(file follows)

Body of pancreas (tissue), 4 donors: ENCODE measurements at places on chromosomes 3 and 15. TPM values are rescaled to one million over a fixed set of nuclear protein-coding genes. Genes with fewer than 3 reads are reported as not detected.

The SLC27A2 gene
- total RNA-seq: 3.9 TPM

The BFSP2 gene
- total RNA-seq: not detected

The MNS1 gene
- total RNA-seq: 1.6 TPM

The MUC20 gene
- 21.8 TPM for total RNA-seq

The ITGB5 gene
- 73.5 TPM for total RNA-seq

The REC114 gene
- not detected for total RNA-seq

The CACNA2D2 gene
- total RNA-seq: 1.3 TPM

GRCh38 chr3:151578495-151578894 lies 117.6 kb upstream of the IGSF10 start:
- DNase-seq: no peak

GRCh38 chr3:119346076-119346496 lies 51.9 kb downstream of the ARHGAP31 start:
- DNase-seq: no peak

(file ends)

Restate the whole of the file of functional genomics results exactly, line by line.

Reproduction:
Body of pancreas (tissue), 4 donors: ENCODE measurements at places on chromosomes 3 and 15. TPM values are rescaled to one million over a fixed set of nuclear protein-coding genes. Genes with fewer than 3 reads are reported as not detected.

The SLC27A2 gene
- total RNA-seq: 3.9 TPM

The BFSP2 gene
- total RNA-seq: not detected

The MNS1 gene
- total RNA-seq: 1.6 TPM

The MUC20 gene
- 21.8 TPM for total RNA-seq

The ITGB5 gene
- 73.5 TPM for total RNA-seq

The REC114 gene
- not detected for total RNA-seq

The CACNA2D2 gene
- total RNA-seq: 1.3 TPM

GRCh38 chr3:151578495-151578894 lies 117.6 kb upstream of the IGSF10 start:
- DNase-seq: no peak

GRCh38 chr3:119346076-119346496 lies 51.9 kb downstream of the ARHGAP31 start:
- DNase-seq: no peak